Fortunately enough, my mother’s household rules / big picture life advice didn’t stop there. After sufficiently wiping off my shoes, my mother would scream “Close the door behind you!” Apparently that was another thing I struggled to grasp as a younger child. When coming from outside to go inside or vice versa, I found it exceedingly difficult to remember to close the door behind me. I’ve found that I can be so focused on what’s next that I forget to complete what I was already doing. I know a lot of salespeople out there have the same problem. And other times we can be so focused on what we are doing that we lose perspective of the big picture. It’s important to take time to stop and reflect. I think Steven Covey said it best with his quote “Have you ever been too busy driving to stop for gas?” The new and urgent opportunities can easily distract us from focusing on what truly matters.
Sometimes you need some distance from an opportunity to be able to see it for what it really is. So while this metaphor can easily be applied to individual sales opportunities, I am mentioning it because of the importance of reflecting on the year as a whole. What were your goals? What did you hope to achieve? Did you reach your goals? If not, why? What could you have done differently to produce a different outcome? These types of questions are incredibly important to ask yourself each year. Spend some time evaluating where you have been and where you are, so you can plan the best possible road-map to reach where you want to go.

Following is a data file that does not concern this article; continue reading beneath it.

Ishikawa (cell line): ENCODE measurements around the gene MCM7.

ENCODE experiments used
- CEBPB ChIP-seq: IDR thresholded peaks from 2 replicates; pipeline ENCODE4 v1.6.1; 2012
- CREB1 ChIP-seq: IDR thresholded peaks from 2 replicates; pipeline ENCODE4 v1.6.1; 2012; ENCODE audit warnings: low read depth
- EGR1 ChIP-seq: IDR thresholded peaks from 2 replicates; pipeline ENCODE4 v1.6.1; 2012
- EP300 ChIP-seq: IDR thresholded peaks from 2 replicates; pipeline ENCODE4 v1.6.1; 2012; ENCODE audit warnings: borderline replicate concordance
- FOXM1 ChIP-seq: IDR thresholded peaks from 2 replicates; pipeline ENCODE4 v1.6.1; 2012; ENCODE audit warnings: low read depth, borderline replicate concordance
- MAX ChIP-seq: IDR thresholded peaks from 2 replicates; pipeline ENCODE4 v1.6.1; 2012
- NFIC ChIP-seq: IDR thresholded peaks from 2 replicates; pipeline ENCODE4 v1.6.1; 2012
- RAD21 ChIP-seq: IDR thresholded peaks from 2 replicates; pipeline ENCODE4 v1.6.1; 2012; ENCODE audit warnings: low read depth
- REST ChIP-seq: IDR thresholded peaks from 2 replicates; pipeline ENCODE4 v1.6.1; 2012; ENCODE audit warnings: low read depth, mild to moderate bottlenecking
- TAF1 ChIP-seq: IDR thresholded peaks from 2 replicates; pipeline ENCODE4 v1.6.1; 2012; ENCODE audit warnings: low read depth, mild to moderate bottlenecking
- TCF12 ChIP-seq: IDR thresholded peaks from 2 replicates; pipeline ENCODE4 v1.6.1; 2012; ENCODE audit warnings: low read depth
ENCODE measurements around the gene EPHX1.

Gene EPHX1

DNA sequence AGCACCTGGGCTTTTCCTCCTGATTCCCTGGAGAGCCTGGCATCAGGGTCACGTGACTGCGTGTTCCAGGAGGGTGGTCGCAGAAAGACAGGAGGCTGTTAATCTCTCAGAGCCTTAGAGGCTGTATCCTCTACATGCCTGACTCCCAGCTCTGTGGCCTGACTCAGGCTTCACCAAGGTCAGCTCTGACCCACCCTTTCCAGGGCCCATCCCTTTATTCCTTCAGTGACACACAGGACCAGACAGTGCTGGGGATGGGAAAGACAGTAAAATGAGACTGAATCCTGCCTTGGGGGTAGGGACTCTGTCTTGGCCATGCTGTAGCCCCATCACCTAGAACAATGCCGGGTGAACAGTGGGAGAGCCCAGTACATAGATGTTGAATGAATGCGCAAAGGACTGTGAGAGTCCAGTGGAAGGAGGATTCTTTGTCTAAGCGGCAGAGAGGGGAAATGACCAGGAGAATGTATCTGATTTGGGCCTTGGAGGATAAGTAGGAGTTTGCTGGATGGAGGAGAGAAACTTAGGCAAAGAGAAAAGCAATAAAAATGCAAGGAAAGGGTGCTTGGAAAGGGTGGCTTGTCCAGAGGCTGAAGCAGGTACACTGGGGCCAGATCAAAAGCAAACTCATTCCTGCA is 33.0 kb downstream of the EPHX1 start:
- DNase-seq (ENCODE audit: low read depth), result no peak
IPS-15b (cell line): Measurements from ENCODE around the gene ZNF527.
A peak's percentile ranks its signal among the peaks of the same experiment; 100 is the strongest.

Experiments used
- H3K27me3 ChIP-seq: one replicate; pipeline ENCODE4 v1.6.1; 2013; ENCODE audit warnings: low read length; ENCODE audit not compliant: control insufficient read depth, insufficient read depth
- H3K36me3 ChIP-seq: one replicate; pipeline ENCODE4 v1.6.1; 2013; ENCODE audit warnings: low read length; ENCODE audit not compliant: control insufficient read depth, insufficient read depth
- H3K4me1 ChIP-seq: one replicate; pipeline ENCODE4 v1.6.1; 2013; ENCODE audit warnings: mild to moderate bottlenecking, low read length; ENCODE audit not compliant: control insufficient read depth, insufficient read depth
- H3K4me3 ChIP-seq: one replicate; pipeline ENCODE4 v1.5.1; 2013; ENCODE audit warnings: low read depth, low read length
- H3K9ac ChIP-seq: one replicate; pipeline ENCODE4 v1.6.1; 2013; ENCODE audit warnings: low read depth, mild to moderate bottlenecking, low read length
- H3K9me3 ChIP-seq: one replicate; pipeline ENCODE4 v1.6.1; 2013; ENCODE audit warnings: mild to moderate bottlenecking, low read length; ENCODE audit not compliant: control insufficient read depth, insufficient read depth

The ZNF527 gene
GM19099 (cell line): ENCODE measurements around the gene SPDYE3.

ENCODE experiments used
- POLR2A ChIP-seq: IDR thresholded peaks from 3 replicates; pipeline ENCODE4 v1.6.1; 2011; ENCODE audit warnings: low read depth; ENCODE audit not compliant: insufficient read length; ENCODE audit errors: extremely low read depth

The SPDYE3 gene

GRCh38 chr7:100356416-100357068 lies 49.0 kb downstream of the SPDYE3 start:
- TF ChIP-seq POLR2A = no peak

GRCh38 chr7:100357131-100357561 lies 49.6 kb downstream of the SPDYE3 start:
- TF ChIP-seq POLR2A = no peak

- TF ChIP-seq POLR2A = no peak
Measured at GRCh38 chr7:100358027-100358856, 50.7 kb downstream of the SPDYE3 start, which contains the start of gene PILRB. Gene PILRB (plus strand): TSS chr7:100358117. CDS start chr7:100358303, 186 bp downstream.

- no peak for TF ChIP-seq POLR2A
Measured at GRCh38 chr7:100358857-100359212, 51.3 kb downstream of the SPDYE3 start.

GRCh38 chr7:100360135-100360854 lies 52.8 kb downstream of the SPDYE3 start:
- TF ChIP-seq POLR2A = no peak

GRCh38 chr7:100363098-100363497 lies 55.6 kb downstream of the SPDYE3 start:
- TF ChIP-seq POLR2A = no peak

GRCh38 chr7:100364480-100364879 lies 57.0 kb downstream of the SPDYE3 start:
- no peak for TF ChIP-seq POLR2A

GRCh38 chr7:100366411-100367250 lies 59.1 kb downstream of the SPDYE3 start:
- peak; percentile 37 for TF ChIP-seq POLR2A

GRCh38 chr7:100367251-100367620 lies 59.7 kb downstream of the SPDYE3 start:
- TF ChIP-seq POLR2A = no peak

This year, I want to become a more effective salesperson. I want to improve my close percentage, so I can do more business and better help the agency from my role. I believe that if I spent time each month reflecting and writing about what I encounter, I’ll have a better pulse on where I am relative to my goals, and I’ll produce more relevant content that can be used in my sales funnels. That is my strategy for how I plan to reach my goals. So my last question is “What are yours?” If you have an answer, fantastic. If you don’t know, feel free to use this article as guidelines to create your own.